Half Ton class

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A Scampi boat, production version of the Half Ton Cup winner by Peter Norlin.

Half Ton class was an offshore sailing class of the International Offshore Rule racing the Half Ton Cup between 1967 and 1993.[1]


In order that yachts of different types can race against each other, there are handicap rules which are applied to differect boat designs. The Half Ton Class was created by the Offshore Racing Council for boats within the racing band not exceeding 22'-0". The ORC decided that the rule should "....permit the development of seaworthy offshore racing yachts...The Council will endeavour to protect the majority of the existing IOR fleet from rapid obsolescence caused by ....developments which produce increased performance without corresponding changes in ratings..."

When first introduced the IOR rule was perfectly adequate for rating boats in existence at that time. However yacht designers naturally examined the rule to seize upon any advantage they could find, the most noticeable of which has been a reduction in displacement and a return to fractional rigs.

When the IOR Mk.III rule reached it termination due to lack of people building new boats, the rule was replaced by the CHS (Channel) Handicap system which in turn developed into the IRC system now used.

The IRC handicap system operates by a secret formula which tries to develop boats which are 'Cruising type' of relatively heavy boats with good internal accommodation.


The most significant events for the Half Ton Class has been the annual Half Ton Cup. The venue of the event moved from continent to continent with over-representation on French or British ports. In latter years the event is held Biannually. Initially it was proposed to hold events in Ireland, Britain and France by rotation. However it was the Belgians who took the ball and ran with it. The Class is now managed from Belgium. A decline in fleet numbers in Ireland is evident. The next event will be held in England for the second time in Falmouth, Cornwall.

Half Ton Cup[edit]

Main article: Half Ton Cup

The Half Ton class racing the Half Ton Cup between 1967 and 1993.[2]

Half Ton Classics Cup[edit]

The idea of holding a Half Ton Classics Cup first arose at Cork Week in 2000 when the Crew of 'Sibelius' (FRA) including Didier Dardot and his wife and the crew of 'SpACE Odyssey' (IRL) including Shay Moran, Enda Connellan, Terry Madigan and Vincent Delany agreed that it would be a great idea to organiser a bi-annual event for Half Tonners under the IRC handicap system with the venue rotating between France, England and Ireland. In fact Didier Dardot was unable to persuade La Trinite or any other French clubs to organise the first event. However the Half Ton enthusiasts of Nieupoort organised the first event in Belgium.


Note 1. Boats must have been designed as IOR boats during the period 1967-1992.

  • Note 2. Boats may be modified, but the hulls must be original.
  • Note 3. Keels and rudders may be modified.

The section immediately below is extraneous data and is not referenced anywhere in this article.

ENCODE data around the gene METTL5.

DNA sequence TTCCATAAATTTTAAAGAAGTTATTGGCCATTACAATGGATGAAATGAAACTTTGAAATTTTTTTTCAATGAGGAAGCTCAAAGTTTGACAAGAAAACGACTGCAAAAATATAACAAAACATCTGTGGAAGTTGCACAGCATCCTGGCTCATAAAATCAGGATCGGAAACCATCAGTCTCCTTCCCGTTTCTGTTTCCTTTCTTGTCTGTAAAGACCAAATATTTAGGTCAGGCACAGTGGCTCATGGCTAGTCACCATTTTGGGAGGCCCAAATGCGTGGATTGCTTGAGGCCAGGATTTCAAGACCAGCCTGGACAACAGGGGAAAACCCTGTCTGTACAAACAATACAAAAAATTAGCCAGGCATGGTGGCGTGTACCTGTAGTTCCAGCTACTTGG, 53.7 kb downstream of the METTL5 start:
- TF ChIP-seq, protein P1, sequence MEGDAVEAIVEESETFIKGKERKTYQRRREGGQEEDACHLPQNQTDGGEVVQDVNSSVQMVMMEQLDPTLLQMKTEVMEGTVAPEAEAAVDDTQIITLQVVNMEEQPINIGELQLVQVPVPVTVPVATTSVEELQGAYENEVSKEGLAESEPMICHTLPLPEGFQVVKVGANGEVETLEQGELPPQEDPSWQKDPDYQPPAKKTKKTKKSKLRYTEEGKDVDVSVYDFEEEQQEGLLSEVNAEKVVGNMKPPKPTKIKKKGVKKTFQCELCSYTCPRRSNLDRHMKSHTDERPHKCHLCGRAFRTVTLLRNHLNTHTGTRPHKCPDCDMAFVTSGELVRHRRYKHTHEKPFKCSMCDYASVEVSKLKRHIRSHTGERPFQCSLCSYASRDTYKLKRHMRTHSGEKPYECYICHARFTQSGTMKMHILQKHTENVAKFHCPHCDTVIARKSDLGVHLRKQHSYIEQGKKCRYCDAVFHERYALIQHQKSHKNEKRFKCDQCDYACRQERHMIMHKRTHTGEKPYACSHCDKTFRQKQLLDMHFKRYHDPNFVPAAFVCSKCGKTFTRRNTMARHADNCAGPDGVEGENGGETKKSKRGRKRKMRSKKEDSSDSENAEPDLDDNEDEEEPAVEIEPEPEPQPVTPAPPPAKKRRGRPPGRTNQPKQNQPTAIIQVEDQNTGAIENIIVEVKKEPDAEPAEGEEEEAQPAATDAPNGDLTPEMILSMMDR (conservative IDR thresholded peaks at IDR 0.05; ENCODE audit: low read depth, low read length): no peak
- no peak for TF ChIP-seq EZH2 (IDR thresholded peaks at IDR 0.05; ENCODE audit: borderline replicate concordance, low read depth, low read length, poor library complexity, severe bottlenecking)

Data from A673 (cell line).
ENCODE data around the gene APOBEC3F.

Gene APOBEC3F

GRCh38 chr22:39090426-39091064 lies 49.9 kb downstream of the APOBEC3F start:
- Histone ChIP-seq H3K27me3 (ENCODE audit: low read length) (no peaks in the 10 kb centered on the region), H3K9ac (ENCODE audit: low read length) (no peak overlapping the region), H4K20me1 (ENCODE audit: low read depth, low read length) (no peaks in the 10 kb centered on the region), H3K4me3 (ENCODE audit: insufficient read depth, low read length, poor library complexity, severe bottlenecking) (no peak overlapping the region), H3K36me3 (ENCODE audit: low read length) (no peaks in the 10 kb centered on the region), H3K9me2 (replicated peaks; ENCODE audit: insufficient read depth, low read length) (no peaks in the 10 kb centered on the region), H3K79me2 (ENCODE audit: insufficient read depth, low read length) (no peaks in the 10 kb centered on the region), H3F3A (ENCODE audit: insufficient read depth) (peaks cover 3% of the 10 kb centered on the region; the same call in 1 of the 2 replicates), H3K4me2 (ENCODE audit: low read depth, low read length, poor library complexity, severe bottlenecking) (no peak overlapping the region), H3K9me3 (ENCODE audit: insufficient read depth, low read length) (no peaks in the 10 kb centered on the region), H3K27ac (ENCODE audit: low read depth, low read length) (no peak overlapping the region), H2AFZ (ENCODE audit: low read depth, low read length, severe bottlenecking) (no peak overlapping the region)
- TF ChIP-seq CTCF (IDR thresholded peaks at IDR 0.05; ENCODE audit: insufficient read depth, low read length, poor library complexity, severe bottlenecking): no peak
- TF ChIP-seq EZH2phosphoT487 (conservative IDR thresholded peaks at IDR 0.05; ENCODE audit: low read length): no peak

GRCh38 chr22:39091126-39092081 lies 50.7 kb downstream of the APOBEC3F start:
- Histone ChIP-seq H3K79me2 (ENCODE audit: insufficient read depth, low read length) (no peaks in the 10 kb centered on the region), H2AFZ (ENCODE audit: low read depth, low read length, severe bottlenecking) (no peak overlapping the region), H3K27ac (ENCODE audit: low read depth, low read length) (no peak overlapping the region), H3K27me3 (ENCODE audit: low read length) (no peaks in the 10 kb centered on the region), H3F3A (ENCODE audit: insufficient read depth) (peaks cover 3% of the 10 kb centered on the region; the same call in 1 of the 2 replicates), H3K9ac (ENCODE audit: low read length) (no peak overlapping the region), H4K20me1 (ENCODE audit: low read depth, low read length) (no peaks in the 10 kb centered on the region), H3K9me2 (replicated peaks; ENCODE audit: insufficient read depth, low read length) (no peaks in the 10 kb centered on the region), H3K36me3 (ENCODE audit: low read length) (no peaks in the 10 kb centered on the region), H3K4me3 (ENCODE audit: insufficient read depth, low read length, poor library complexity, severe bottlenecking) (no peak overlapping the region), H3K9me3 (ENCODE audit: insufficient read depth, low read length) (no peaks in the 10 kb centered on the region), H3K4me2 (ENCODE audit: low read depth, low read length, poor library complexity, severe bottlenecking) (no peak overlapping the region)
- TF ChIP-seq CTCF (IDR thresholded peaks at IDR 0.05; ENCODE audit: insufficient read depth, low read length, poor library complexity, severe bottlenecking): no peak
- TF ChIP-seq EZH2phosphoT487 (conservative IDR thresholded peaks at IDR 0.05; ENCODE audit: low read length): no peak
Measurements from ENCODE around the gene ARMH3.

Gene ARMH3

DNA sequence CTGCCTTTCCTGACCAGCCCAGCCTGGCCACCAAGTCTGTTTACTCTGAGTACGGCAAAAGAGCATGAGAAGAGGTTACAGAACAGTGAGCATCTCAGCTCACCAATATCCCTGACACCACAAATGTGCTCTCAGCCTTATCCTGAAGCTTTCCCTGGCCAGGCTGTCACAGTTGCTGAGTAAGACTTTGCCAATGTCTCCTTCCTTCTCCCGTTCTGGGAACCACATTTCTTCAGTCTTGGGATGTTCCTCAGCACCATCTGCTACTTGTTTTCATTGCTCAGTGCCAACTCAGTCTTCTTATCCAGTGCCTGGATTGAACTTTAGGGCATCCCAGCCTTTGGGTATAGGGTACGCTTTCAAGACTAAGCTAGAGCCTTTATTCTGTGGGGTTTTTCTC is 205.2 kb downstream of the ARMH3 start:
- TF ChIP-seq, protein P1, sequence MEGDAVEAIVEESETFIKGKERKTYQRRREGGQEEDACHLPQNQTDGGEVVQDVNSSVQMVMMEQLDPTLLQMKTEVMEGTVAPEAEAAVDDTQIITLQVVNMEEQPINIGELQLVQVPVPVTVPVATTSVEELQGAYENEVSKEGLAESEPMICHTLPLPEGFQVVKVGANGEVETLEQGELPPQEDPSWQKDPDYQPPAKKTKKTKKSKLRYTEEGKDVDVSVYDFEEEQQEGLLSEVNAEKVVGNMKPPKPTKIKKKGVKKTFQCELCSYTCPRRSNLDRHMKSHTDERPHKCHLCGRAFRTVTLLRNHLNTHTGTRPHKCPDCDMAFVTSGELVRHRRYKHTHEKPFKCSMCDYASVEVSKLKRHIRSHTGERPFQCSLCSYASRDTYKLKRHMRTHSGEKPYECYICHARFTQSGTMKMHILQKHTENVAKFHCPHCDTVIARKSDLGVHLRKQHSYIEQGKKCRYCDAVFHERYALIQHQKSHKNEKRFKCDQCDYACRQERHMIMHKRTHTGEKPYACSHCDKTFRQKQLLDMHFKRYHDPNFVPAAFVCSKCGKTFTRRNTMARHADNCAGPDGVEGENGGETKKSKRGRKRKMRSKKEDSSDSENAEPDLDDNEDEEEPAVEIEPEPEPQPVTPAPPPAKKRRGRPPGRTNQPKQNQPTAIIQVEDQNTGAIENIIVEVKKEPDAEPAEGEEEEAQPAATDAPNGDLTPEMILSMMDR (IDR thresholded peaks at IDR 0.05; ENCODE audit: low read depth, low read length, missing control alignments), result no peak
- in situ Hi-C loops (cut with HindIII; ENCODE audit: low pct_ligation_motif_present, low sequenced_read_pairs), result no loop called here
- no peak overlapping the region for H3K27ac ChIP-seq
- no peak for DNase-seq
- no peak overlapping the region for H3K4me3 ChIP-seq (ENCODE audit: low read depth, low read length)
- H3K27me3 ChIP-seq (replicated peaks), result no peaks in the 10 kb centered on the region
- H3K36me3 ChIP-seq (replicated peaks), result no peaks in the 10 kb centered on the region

• Note 4. Rigs may be modified.
  • Note 5. Boats race under the IRC handicap system.

Past winners[edit]

  • 2003. 24 entries -Nieuwpoort - 'General Tapioca' - Berret prototype 1978. Timber. Fractional rig. Fin and bulb keel.
  • 2005. 30 entries -Dinard - 'Ginko' - Mauric production 1968. Super Challenger. Masthead rig.
  • 2007. 25 entries- Dún Laoghaire - 'Henry Lloyd Harmony' - Humphreys prototype 1980. Timber. Swept back fractional rig.
  • 2009. 23 entries- Nieuwpoort - 'General Tapioca' - Berret prototype 1978. Timber. Fractional rig. Fin and bulb keel.
  • 2011. 38 entries -Cowes - 'Chimp' - Berret prototype 1978. Timber. Swept back fractional rig. 9.4m. o/a.
  • 2013. 29 entries - (Boulogne sur Mer) - 'Checkmate' - Humphreys production MGHS30. 1985 Epoxy sandwich construction?. Swept back fractonal rig. Fin keel without bulb.(Similar rig to Henry Lloyd Harmony)

From 2013 Championship held annually:

  • 2014. 22 entries-St.Quay Portrieux, Brittany- 'Swuzzlebubble' - Bruce Farr 1977, two-off Plywood construction. Much modified by Mark Mills with new low V.C.G. lead keel without a bulb, and with laminar flow keel section with hollow trailing edge, swept back fractional rig with wide shroud base, non-overlapping jibs etc.
  • 2015. 22 entries - (Nieuwpoort, Belgium) - 'Checkmate'- Humphreys production MGHS30. 1985. seriously modified with new cockpit and modifications listed above.[3]
  • 2016. (Falmouth, Cornwall, England.)

How to win[edit]

In recent years the winners have modified their boats from the original format as follows:

  • Remove surplus weight.
  • Modify keel by making it longer, but without a bulb at the bottom.
  • Omit runners.
  • Raise hounds until 6/7 high.
  • Increase spinnaker size.
  • Use non overlapping jibs.


The most successful or popular designs were prepared by the following designers:

  • David Andrieu.(FRA)
  • Jean Berret.(FRA) - 'Chimp' etc.
  • Tony Castro.(POR)
  • Ed Dubois (GBR)
  • Bruce Farr (NZ) - 'Swuzzlebubble' etc.
  • Jacques Fauroux (FRA)
  • Groupe Finot (FRA)
  • Giles Gahinet (FRA)
  • Ron Holland (NZ)
  • Michel Joubert (FRA)- 'SpAce Odyssey' etc..
  • Georg Nissen
  • Peter Norlin (SWE)- 'Scampi' etc..
  • Rob Humphreys (GBR)- 'MGHS30' etc.
  • Stephen Jones (GBR)
  • Andre Mauric (FRA)
  • Bernt Andersson (SWE)
  • Håkan Södergren (SWE)
  • David Thomas (GBR)
  • Van de Stadt (NED)
  • Judel Vrolijk (NED)
  • Hugh Welbourne (GBR)- 'Panda'.
  • Paul Whiting (NZ) [4]

See also[edit]


External links[edit]